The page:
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The integration of stimulus dimensions in the perception of music

Prince, J.B. (2011) The integration of stimulus dimensions in the perception of music. Quarterly Journal of Experimental Psychology, 64 (11). pp. 2125-2152.

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    Link to Published Version: http://dx.doi.org/10.1080/17470218.2011.573080
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    Abstract

    A central aim of cognitive psychology is to explain how we integrate stimulus dimensions into a unified percept, but how the dimensions of pitch and time combine in the perception of music remains a largely unresolved issue. The goal of this study was to test the effect of varying the degree of conformity to dimensional structure in pitch and time (specifically, tonality and metre) on goodness ratings and classifications of melodies. The pitches and durations of melodies were either presented in their original order, as a reordered sequence, or replaced with random elements. Musically trained and untrained participants (24 each) rated melodic goodness, attending selectively to the dimensions of pitch, time, or both. Also, 24 trained participants classified whether or not the melodies were tonal, metric, or both. Pitch and temporal manipulations always influenced responses, but participants successfully emphasized either dimension in accordance with instructions. Effects of pitch and time were mostly independent for selective attention conditions, but more interactive when evaluating both dimensions. When interactions occurred, the effect of either dimension increased as the other dimension conformed more to its original structure. Relative main effect sizes ({pipe} pitch η 2 - time η 2 {pipe}) predicted the strength of pitch-time interactions (pitch × time η 2); interactions were stronger when main effect sizes were more evenly matched. These results have implications for dimensional integration in several domains. Relative main effect size could serve as an indicator of dimensional salience, such that interactions are more likely when dimensions are equally salient.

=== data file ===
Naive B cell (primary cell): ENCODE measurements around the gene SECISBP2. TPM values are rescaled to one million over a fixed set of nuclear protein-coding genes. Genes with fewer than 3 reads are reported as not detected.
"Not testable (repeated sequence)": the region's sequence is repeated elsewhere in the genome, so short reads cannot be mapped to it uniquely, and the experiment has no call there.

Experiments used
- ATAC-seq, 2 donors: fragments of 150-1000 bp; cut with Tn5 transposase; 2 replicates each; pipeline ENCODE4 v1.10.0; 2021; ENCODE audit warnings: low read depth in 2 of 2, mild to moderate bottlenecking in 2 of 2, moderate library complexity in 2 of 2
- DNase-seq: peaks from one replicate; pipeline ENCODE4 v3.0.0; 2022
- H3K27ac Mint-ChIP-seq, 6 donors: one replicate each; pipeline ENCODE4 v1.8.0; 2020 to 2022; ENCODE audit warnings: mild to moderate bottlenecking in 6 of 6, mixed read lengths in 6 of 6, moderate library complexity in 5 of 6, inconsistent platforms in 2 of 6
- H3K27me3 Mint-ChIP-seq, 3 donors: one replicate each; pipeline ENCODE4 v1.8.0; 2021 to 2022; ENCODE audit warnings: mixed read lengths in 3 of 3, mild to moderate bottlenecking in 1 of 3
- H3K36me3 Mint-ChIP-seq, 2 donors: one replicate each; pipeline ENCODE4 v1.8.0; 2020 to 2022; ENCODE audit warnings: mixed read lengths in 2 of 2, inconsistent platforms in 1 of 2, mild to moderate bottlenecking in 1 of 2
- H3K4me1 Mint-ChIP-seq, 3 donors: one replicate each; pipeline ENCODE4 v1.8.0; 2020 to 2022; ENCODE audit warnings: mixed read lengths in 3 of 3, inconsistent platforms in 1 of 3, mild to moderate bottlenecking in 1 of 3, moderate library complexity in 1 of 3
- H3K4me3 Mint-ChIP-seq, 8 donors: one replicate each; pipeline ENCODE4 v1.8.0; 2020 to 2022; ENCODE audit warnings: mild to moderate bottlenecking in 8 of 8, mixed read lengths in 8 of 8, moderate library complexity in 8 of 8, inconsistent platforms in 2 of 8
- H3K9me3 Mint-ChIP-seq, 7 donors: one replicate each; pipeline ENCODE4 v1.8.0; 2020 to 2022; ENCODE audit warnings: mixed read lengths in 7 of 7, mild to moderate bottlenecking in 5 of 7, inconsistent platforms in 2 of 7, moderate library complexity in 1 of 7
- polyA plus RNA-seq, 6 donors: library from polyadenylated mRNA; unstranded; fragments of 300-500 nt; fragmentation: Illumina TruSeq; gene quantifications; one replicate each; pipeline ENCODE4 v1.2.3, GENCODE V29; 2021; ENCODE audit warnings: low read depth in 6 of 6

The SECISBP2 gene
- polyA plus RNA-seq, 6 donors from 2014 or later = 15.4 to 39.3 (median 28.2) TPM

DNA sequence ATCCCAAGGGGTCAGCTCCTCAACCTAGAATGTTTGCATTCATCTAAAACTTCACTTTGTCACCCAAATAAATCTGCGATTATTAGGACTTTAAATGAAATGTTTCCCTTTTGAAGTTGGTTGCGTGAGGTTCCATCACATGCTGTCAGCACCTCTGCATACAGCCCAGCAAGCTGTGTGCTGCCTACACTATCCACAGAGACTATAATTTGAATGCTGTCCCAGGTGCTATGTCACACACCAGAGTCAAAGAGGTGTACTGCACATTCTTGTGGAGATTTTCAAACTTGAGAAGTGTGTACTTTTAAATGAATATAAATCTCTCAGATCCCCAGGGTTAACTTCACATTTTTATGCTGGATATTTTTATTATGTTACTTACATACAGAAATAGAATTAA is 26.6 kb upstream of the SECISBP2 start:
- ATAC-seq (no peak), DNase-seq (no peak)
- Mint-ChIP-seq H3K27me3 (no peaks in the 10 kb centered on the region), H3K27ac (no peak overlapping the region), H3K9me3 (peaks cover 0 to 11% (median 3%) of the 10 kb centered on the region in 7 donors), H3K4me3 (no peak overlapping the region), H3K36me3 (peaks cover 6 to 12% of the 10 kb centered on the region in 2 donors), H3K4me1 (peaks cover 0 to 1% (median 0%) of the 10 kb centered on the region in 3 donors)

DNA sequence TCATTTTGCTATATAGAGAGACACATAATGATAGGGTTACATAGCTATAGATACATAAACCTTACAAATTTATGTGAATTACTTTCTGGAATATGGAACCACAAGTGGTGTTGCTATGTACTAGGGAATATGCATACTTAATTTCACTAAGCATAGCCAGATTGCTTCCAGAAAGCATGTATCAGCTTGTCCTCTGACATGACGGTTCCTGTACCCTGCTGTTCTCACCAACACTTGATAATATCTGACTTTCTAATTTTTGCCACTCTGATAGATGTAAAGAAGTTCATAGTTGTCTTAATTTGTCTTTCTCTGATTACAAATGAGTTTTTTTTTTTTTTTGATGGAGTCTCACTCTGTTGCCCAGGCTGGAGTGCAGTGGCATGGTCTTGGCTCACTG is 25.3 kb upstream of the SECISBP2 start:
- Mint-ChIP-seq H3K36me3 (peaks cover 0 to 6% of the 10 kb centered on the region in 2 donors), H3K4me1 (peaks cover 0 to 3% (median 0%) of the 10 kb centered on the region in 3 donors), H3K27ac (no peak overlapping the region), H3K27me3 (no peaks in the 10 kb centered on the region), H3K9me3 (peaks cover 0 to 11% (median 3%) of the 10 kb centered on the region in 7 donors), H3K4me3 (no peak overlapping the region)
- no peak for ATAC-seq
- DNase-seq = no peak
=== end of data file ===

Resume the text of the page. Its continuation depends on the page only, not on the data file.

Publication Type: Journal Article
    Murdoch Affiliation: School of Psychology
    Publisher: Psychology Press
    Copyright: © 2011 The Experimental Psychology Society
    URI: http://researchrepository.murdoch.edu.au/id/eprint/6930
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